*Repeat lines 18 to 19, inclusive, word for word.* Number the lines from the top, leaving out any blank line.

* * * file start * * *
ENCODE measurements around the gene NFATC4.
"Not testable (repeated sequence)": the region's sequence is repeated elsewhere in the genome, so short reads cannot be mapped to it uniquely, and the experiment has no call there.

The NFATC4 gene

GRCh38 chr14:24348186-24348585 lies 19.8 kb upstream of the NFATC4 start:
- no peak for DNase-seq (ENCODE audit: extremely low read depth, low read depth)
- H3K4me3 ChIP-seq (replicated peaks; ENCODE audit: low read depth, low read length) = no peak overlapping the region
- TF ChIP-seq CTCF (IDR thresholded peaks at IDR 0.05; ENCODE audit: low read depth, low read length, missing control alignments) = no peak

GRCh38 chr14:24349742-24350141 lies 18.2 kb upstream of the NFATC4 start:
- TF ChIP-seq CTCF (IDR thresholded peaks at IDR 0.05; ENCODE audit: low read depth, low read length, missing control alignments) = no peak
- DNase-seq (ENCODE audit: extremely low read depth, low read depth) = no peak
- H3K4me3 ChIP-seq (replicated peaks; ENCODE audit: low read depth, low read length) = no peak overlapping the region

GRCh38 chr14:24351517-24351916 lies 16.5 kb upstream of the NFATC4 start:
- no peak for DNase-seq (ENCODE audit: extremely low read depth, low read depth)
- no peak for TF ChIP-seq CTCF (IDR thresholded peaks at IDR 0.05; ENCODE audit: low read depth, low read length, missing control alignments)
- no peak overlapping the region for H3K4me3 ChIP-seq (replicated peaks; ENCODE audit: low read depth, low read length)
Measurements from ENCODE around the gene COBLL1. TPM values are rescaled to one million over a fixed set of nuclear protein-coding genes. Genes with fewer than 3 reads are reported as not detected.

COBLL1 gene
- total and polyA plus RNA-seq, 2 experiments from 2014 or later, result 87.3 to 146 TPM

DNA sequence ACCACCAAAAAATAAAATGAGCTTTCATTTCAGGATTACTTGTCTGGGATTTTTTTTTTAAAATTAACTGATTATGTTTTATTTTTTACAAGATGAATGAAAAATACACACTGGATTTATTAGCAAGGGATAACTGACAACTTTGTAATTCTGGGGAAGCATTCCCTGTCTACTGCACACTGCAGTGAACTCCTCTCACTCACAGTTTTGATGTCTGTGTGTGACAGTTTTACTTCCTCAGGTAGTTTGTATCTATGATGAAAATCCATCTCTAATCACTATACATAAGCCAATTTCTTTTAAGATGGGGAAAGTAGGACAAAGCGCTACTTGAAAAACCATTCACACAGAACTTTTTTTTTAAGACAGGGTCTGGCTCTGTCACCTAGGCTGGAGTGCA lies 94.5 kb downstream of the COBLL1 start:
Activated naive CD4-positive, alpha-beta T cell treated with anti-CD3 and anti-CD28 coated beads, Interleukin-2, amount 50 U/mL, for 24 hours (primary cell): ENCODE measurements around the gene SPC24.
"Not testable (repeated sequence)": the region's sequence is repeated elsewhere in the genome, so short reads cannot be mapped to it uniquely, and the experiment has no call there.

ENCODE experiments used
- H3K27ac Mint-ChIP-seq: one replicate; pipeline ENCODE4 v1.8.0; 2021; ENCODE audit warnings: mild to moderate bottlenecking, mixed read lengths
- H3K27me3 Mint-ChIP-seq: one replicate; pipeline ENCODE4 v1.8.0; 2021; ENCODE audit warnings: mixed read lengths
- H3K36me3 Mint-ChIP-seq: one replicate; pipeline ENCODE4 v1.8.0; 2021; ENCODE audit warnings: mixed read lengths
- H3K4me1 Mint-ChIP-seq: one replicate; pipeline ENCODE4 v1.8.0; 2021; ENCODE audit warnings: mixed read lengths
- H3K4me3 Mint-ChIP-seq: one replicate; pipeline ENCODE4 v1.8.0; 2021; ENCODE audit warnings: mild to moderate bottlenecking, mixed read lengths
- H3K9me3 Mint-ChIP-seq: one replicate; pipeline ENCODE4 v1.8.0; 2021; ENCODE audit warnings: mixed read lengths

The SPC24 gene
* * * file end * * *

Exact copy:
- total and polyA plus RNA-seq, 2 experiments from 2014 or later, result 87.3 to 146 TPM

DNA sequence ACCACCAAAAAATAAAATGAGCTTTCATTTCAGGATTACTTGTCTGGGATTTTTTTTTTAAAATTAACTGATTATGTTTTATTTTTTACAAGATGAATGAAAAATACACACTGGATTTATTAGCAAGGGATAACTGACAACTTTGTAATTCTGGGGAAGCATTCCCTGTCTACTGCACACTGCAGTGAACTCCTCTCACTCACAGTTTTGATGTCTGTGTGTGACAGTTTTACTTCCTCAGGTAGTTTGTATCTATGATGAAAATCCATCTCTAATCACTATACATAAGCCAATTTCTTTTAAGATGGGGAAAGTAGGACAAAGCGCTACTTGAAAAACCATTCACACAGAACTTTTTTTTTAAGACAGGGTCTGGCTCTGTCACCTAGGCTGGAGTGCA lies 94.5 kb downstream of the COBLL1 start: